Jefferies Group Inc., the New York- based brokerage that specializes in mid-sized companies, hired Bank of America Corp.’s Ashley Delp to head its U.S. equity syndicate desk.
The firm also named David Bohn, former co-head of private placements at Cowen & Co., to lead equity financing for closely held companies, according to Mark Connelly, Jefferies’ global head of equity capital markets. Delp, 35, and Bohn are among 10 managing directors that will help Connelly, who joined in August from Zurich-based UBS AG, oversee the second-ranked arranger for health care-related offerings in the U.S. this year.
Connelly, 49, has added at least three senior managers since taking over as he seeks more business for the almost half century-old firm, which lags behind in overall equity underwriting. Jefferies hasn’t placed among the top 10 banks for U.S. initial public offerings, additional share sales and convertible bond issues in the past 11 years, according to data compiled by Bloomberg.
“Our business is growing very, very rapidly right now,” Connelly said. “It represents a further expansion of an effort that we’ve been undertaking for the last four or five months to hire quality origination and equity capital markets product people. In terms of our capital markets team, we’d put our first team out on the field against anybody.”
Delp and Bohn, 41, follow Craig McCracken, a former head of equity-linked origination at Charlotte, North Carolina-based Bank of America, who joined in December to head U.S. convertible bonds and equity-linked sales at Jefferies.
Delp worked at Bank of America’s Merrill Lynch & Co. unit for 14 years after graduating from the University of Virginia with a bachelor’s degree in economics. Bohn, who has 12 years of experience in private placements, holds a master’s degree in business administration from Columbia University and a bachelor’s degree from Villanova University.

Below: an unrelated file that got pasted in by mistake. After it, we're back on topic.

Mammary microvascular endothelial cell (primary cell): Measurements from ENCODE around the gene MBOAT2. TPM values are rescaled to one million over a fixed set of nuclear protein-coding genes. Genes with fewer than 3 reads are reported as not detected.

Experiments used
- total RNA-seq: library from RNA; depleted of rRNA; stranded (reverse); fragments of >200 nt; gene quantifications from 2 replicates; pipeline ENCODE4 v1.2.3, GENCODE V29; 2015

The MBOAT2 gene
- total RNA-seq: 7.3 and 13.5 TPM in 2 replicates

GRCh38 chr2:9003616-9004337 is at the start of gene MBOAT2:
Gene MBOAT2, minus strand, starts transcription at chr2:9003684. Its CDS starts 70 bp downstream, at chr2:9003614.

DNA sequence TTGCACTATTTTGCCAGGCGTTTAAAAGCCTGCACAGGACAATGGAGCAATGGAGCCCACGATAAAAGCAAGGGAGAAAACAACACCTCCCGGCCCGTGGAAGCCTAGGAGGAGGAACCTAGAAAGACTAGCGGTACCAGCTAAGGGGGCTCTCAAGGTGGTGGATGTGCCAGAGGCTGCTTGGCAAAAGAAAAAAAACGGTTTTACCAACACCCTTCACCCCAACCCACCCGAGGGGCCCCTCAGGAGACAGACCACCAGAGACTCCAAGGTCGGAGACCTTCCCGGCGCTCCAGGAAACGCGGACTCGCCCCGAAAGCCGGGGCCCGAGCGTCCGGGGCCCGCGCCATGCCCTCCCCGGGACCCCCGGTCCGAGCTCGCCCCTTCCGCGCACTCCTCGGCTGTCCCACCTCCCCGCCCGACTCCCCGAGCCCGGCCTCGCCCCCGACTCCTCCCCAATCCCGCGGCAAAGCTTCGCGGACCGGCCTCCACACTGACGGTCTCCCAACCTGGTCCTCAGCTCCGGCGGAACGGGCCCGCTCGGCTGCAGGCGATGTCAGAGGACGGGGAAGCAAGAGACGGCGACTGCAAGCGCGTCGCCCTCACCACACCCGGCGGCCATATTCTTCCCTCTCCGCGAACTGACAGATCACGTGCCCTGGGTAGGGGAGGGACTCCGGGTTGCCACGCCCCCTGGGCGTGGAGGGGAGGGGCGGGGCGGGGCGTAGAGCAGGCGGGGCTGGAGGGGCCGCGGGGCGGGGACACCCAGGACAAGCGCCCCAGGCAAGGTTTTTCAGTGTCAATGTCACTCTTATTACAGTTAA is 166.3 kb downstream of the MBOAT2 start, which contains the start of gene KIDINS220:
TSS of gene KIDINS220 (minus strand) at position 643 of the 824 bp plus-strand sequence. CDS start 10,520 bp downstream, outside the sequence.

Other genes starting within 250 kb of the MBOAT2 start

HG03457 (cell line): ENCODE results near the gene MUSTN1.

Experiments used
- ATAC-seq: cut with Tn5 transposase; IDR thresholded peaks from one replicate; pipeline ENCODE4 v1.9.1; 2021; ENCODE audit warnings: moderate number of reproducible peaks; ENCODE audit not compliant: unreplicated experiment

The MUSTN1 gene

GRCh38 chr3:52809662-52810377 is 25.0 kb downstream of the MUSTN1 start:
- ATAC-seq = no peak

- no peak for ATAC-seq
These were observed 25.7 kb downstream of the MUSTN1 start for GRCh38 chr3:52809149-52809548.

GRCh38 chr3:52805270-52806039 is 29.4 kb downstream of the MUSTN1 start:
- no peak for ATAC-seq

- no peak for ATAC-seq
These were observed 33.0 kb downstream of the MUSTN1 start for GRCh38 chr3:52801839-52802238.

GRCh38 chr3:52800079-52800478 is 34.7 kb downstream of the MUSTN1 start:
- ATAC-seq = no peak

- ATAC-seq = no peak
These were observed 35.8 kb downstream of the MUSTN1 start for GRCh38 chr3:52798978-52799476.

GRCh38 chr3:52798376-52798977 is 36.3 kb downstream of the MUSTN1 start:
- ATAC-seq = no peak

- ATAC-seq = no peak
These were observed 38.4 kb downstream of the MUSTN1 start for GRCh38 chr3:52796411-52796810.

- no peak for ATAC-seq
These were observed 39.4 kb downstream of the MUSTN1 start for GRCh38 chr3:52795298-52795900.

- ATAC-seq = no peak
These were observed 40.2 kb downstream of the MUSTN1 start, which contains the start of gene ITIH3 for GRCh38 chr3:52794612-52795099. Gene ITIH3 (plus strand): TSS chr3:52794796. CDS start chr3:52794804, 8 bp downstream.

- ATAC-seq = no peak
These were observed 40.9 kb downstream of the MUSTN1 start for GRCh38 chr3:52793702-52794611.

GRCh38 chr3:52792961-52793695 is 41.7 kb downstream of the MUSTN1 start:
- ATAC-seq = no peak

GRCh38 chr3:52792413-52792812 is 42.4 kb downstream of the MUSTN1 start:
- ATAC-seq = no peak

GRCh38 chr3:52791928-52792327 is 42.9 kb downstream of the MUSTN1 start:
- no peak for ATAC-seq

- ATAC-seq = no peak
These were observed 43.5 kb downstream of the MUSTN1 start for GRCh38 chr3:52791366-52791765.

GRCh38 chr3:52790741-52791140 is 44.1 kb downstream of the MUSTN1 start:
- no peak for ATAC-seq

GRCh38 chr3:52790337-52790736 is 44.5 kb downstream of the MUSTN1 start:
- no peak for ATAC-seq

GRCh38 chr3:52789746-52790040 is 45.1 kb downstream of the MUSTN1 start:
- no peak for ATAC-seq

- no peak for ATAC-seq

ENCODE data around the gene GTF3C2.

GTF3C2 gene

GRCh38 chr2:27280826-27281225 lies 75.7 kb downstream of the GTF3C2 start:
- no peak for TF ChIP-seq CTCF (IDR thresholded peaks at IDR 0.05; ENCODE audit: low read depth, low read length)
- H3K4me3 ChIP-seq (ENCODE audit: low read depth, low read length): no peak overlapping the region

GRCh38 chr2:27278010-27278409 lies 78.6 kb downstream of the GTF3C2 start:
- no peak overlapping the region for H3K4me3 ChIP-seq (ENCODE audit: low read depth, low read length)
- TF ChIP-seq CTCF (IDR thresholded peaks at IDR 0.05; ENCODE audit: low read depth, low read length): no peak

Connelly’s group has been a lead underwriter for two U.S. IPOs and 13 additional share sales this year, ranking 12th among banks with $867 million in sales, Bloomberg data show. New York-based JPMorgan Chase & Co. has won the biggest share of U.S. equity and equity-linked offerings in 2010, with $11.2 billion.
‘A Different Sell’
Some of the disparity reflects Jefferies’ focus on mid-sized companies with higher than average earnings prospects, rather than private-equity backed offerings, in which leveraged buyout firms often pick banks that financed their LBOs, according to Connelly.
“There’s really no competitive process to win that business and it’s a different sell,” he said.
Jefferies has increased the proportion of deals in which it served as a lead underwriter to about 80 percent this year, according to Connelly. That compares with about 65 percent in 2009 and a third two years ago, he said.
Connelly was one of 36 bankers from UBS’s health-care and equity-capital markets groups that the Swiss bank accused Jefferies of poaching last June in a “massive, premeditated raid,” according to UBS’s petition in the New York Supreme Court dated June 22. UBS and Jefferies said the next month that they “amicably resolved” the lawsuit.
This year, Jefferies is credited with helping six companies in the health-care industry raise $316 million, more than New York-based firms Goldman Sachs Group Inc. and Morgan Stanley, and behind JPMorgan, which was responsible for $388 million, according to data compiled by Bloomberg.
Jefferies also helped Calix Inc. and DynaVox Inc. sell shares in initial offerings. Petaluma, California-based Calix, which sells connection equipment to telephone companies, raised $94.6 million in its IPO at the high end of its forecast range.
The stock, which jumped 16 percent on the first day of trading on March 24, closed at $10.24 yesterday, 21 percent below its IPO price of $13. DynaVox of Pittsburgh, which sold $140.6 million in shares on April 21, has declined 3.3 percent since its IPO. That’s less than the 3.8 percent drop in the Standard & Poor’s 500 Index over the same period.
Jesse Mark, 35, Jefferies’ global head of syndicate, said companies that have hired Jefferies for IPOs and have yet to file publicly will help bolster the firm’s standing.
“We have a great opportunity in the IPO market,” said Mark. “Over time, we’re going to show very well.”